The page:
Primus Green Energy produces 100-octane gasoline at commercial demonstration gas-to-liquids plant; improvement to STG+ technology
Primus Green Energy Inc., a gas-to-liquids (GTL) technology and solutions company that transforms methane and other hydrocarbon gases into gasoline and methanol (earlier post), has successfully produced 100-octane gasoline at its commercial demonstration plant in Hillsborough, New Jersey.
Primus achieved this milestone as a result of an improvement to its proprietary STG+ technology—itself essentially an improvement upon commercial methanol synthesis processes and ExxonMobil’s methanol-to-gasoline (MTG) process—which allows its plant to produce high-octane gasoline in addition to RBOB (“Reformulated Gasoline Blendstock for Oxygenate Blending”) gasoline and methanol.
RBOB is one of the base gasoline stocks mixed with ethanol at the terminal racks, the others being Conventional Gasoline Blending Components (CBOB) and CARBOB, a special RBOB formula mandated by the state of California. The end result of RBOB blending with ethanol is the gasoline fuel delivered to retail pumps—i.e., the three octane grades of 87 (R+M)/2, 89 (R+M)/2, and 93 (R+M)/2.
With the production of 100-octane zero-sulfur, zero-benzene, zero-lead gasoline, Primus could address fuels that meet European Union (EU) and Commonwealth of Independent States (CIS) specifications. There is also potential for this high octane gasoline to address the needs of the 100LL aviation gasoline (avgas) market, totaling 150-200 million gpa in the United States.
The Primus Gas-to-Gasoline STG+ process consists of three steps:
Steam Methane Reforming. Natural gas or other hydrocarbon gas reacts with steam at a high temperature and pressure to produce syngas (H2,CO and CO2 ).
Syngas-to-Gasoline. A series of catalytic fixed-bed reactors convert the syngas into gasoline and water via methanol and dimethyl ether intermediates.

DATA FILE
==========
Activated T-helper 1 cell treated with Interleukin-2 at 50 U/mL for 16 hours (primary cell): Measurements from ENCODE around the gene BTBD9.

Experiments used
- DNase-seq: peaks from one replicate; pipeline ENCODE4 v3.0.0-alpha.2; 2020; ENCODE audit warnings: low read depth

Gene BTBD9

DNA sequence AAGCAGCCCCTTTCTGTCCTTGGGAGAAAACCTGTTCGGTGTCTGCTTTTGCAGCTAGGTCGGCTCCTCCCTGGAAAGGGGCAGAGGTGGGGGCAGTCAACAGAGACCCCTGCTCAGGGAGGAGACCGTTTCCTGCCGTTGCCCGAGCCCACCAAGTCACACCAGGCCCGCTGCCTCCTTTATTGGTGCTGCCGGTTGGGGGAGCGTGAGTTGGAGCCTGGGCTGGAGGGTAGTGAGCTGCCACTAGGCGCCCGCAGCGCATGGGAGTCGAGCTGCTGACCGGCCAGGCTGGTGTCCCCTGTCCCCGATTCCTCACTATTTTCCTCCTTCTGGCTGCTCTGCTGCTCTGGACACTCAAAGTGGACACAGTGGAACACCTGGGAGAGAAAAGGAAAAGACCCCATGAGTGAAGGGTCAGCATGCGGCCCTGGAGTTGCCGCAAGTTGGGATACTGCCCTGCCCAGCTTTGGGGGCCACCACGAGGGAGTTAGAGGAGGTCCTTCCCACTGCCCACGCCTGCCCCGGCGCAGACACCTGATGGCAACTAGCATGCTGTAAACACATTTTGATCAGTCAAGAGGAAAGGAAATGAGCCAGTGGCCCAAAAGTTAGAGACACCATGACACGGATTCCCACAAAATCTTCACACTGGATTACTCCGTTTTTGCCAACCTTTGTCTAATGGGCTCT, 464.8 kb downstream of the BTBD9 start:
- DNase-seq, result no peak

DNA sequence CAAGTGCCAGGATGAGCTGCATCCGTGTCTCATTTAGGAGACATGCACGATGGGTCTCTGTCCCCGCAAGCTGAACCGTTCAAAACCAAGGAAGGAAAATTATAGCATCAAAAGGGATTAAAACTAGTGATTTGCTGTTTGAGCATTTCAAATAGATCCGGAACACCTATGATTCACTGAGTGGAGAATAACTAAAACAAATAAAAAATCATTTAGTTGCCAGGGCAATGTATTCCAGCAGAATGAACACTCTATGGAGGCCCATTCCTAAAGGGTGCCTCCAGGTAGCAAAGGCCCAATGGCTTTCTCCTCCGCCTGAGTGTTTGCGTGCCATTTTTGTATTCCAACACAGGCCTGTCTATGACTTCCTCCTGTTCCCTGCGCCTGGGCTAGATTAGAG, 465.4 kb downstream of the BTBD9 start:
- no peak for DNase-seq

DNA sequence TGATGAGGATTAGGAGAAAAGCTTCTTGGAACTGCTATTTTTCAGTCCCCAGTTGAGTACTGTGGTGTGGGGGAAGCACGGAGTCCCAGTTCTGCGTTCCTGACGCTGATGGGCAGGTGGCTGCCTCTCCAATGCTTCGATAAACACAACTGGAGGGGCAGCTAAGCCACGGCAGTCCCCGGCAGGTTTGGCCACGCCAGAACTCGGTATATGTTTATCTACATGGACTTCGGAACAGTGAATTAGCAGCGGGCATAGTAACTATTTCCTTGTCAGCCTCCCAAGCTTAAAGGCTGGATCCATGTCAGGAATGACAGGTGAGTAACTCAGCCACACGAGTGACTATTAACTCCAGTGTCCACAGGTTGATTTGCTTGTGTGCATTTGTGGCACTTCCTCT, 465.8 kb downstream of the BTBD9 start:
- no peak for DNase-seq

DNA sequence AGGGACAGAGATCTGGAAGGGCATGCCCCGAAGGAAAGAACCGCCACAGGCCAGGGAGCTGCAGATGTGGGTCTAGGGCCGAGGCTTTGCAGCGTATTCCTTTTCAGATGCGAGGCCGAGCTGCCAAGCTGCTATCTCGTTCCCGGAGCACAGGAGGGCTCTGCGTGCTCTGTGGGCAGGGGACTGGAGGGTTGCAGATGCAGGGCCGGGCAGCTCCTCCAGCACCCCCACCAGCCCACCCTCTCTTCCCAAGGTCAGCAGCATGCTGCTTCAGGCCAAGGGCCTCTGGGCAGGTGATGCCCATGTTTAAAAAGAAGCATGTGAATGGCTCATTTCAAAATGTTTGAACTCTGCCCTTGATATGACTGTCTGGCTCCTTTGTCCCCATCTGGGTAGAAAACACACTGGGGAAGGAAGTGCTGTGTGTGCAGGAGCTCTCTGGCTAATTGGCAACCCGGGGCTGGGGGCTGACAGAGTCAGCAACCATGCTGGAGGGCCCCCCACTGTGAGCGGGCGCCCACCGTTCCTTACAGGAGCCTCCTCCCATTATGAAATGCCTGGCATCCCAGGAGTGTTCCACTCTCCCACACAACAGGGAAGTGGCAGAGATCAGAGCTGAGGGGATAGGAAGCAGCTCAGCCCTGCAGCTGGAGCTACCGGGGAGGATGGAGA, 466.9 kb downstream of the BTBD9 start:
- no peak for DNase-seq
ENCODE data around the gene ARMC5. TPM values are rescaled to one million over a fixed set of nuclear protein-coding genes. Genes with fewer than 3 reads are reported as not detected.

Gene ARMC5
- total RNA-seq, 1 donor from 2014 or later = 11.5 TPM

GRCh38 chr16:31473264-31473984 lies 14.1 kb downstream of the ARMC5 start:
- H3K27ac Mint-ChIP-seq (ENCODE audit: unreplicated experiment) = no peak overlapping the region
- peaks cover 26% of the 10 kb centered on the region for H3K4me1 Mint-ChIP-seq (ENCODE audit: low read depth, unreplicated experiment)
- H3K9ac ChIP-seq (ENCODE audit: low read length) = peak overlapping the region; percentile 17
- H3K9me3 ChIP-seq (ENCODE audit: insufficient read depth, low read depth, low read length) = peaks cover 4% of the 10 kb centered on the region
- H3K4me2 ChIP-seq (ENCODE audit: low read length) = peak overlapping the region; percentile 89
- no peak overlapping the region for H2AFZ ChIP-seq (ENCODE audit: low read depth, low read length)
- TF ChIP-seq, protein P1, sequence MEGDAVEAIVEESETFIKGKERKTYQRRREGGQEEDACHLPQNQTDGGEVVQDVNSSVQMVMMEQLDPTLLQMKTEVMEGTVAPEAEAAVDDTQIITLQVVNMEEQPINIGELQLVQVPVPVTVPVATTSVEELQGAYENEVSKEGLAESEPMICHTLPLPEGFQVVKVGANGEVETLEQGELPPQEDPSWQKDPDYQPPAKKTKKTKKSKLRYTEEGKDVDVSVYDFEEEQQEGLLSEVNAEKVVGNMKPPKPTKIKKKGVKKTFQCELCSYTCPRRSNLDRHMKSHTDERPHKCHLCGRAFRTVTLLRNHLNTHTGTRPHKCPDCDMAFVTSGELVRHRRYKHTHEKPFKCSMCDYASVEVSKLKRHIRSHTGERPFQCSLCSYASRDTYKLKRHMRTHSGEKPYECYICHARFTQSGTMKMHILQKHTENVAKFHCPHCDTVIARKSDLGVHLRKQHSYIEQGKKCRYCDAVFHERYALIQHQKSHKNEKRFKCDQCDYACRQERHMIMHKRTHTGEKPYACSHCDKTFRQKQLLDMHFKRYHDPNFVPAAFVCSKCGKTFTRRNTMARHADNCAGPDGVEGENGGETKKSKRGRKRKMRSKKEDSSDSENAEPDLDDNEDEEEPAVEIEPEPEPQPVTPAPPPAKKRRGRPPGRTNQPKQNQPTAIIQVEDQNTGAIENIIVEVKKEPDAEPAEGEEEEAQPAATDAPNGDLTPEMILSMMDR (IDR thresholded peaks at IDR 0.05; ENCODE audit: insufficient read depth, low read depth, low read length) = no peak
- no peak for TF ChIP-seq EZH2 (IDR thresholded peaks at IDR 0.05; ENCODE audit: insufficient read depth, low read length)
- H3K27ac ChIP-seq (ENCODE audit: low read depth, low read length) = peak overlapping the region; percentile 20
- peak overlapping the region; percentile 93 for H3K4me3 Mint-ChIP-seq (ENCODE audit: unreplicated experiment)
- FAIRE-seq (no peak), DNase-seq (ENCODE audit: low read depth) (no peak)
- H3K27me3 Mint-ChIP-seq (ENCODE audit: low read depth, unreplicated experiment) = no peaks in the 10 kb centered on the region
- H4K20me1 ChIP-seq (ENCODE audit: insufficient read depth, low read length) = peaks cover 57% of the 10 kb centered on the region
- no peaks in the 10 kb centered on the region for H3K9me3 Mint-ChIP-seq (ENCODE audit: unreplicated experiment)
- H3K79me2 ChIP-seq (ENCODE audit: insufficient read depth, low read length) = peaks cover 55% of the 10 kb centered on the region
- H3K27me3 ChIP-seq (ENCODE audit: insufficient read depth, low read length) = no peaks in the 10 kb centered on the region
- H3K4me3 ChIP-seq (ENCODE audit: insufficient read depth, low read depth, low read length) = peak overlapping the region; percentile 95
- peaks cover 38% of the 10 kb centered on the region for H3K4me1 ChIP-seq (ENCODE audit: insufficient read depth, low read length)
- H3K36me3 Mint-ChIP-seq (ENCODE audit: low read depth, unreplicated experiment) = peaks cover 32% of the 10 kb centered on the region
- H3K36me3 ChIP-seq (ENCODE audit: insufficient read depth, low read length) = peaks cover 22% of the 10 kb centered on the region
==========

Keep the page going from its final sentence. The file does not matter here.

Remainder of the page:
Liquid/Gas Separation. The products are cooled and condensed. The gasoline product is sent to storage; the water is reused to make steam for the reformer; and the unconverted gas is recycled, with a portion being used to fuel the reformer.
Primus’ STG+ technology can use a range of natural gas feedstocks, including wellhead and pipeline gas, dry or wet associated gas, “stranded” ethane, excess syngas from underutilized reformers or mixed natural gas liquids. The systems’ stranded and associated gas applications offer a solution to the lack of traditional natural gas pipeline infrastructure in remote locations, enabling the monetization of gas that would otherwise be stranded or flared. The low-cost, modular systems can be trucked in and assembled onsite for easy deployment.
The STG+ process has been validated through more than 7,500 hours of operation at Primus’ commercial testing plant. By comparison with other GTL technologies, the process holds many key advantages, including record low capital and operating costs, high liquid product quality, zero wastewater, unmatched process simplicity and one of the best conversion yields on the market, the company says.
These advantages result in STG+ technology being economical at all scales, starting as small as 100,000 Nm3 (5 million scf) per day of feed gas.